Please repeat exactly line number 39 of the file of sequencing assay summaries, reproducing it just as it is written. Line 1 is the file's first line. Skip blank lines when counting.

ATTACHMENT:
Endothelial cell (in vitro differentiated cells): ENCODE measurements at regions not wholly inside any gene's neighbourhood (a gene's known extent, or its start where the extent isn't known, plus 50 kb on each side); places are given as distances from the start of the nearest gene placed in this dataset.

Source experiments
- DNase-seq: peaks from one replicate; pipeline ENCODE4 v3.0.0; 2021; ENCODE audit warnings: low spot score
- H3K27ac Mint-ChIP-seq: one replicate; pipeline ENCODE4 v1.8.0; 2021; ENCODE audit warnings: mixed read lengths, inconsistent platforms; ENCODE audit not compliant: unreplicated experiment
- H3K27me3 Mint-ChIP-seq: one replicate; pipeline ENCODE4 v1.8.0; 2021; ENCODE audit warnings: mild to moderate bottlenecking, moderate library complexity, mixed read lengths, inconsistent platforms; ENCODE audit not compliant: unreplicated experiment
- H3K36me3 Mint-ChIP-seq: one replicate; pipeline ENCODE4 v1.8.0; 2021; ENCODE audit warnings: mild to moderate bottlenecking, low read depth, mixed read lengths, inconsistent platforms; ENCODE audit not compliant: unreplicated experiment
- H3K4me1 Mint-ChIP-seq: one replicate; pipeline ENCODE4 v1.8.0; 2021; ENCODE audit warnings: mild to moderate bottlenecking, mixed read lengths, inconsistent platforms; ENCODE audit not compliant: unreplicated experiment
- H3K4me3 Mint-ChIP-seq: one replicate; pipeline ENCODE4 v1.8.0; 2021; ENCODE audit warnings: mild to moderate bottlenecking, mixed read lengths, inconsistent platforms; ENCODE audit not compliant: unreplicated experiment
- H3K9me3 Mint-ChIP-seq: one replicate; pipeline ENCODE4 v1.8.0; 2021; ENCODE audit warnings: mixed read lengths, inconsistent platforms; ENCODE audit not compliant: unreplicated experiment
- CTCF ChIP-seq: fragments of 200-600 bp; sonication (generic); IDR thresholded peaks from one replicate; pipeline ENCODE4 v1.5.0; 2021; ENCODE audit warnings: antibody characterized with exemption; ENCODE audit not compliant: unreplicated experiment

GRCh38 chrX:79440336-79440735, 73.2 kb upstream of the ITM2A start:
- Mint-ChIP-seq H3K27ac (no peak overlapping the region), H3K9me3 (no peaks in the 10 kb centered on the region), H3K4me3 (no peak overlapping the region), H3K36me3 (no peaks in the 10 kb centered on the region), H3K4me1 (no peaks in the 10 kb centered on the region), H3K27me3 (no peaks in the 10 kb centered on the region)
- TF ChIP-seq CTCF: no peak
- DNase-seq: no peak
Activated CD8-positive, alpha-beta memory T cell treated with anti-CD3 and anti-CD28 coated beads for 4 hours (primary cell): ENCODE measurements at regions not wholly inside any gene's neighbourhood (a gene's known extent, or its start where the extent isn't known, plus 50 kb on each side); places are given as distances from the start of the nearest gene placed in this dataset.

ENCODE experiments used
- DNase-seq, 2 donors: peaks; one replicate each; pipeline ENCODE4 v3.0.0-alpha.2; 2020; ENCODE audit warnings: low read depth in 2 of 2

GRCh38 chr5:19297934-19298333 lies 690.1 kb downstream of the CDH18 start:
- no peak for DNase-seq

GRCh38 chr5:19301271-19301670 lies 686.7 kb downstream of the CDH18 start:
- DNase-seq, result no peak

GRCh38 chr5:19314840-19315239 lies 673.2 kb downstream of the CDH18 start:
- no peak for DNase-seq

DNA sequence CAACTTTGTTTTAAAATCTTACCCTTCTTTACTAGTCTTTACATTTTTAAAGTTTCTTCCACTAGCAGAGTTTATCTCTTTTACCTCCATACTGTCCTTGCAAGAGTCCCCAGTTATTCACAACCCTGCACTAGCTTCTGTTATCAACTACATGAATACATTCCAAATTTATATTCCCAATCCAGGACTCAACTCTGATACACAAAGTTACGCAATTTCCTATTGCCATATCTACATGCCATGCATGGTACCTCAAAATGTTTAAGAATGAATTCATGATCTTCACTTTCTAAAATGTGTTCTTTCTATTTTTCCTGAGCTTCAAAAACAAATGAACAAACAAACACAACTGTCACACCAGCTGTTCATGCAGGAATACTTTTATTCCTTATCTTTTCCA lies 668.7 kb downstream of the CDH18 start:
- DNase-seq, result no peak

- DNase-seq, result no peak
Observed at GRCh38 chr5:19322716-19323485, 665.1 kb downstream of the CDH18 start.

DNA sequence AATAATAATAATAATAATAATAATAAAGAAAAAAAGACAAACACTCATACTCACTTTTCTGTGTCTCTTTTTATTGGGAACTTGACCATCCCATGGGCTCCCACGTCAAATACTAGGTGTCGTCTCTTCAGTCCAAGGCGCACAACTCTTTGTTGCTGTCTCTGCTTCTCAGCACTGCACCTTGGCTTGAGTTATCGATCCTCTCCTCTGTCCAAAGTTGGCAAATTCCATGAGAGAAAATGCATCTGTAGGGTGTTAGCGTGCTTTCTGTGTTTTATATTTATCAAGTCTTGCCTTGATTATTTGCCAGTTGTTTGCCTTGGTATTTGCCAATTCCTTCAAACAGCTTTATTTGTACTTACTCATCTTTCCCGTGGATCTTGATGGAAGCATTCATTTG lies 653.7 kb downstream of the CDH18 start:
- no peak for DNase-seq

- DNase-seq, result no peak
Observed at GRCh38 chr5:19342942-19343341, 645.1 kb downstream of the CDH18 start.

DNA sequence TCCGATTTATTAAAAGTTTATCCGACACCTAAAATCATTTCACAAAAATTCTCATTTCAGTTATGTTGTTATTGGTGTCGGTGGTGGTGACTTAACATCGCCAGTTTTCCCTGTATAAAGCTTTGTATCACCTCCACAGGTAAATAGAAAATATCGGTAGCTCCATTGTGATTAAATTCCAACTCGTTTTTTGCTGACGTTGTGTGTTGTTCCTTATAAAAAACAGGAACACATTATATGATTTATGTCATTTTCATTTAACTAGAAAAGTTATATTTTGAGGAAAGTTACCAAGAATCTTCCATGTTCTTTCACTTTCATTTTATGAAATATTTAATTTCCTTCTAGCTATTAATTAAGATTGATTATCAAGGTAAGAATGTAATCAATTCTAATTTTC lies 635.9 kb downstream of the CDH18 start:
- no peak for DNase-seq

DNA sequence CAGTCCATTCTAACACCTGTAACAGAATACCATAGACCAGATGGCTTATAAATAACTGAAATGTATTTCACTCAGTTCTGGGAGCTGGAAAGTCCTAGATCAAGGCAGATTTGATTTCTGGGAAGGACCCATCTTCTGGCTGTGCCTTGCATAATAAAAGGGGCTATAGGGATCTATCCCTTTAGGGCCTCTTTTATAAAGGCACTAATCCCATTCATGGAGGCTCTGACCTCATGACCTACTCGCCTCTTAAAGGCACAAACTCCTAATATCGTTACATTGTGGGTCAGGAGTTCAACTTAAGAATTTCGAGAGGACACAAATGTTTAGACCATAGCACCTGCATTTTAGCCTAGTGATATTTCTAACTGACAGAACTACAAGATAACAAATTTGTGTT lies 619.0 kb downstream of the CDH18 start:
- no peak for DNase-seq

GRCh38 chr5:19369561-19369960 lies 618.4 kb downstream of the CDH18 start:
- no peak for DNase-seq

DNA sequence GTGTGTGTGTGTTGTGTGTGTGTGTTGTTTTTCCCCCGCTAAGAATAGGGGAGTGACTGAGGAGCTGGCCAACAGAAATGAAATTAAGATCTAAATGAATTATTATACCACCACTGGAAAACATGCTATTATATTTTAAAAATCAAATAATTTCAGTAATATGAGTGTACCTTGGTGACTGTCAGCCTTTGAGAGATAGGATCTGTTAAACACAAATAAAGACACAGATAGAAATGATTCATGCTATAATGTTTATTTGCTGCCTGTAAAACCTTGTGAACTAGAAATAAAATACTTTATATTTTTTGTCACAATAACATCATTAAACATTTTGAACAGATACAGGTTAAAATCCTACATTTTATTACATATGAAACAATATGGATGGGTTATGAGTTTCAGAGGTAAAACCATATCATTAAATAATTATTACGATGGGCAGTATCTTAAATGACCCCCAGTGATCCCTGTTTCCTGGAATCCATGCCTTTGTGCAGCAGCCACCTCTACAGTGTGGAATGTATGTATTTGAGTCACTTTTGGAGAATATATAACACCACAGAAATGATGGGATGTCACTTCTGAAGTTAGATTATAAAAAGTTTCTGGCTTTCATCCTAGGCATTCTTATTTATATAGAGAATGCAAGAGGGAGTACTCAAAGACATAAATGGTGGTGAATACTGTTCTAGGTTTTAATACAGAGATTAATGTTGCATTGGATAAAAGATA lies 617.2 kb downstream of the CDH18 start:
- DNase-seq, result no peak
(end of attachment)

- DNase-seq, result no peak